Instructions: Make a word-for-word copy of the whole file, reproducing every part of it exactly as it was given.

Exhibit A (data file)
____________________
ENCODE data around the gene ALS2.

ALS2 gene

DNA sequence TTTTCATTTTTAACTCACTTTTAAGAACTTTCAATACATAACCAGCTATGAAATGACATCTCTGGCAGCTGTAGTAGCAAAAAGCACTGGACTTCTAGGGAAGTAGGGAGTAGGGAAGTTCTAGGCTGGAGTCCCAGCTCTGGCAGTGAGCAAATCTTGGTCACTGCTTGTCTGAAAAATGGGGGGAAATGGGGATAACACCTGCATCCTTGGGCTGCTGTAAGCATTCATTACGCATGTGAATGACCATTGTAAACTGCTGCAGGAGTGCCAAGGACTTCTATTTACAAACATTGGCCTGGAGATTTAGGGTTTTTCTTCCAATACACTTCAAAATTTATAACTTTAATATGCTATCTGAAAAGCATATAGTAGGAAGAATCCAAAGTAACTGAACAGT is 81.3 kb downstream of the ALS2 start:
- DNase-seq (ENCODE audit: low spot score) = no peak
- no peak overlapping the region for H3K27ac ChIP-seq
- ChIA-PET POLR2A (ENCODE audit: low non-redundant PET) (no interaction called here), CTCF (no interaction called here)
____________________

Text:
ENCODE data around the gene ALS2.

ALS2 gene

DNA sequence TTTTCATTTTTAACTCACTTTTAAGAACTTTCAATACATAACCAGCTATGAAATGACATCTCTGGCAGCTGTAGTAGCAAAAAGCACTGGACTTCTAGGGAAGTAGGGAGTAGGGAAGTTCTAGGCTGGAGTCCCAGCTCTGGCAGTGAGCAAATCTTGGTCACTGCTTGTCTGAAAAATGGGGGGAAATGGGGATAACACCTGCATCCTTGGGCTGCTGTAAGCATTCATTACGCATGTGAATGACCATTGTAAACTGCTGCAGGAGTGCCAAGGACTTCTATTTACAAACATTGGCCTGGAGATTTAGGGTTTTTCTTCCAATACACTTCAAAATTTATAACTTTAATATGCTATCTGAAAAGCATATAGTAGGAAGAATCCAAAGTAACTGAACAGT is 81.3 kb downstream of the ALS2 start:
- DNase-seq (ENCODE audit: low spot score) = no peak
- no peak overlapping the region for H3K27ac ChIP-seq
- ChIA-PET POLR2A (ENCODE audit: low non-redundant PET) (no interaction called here), CTCF (no interaction called here)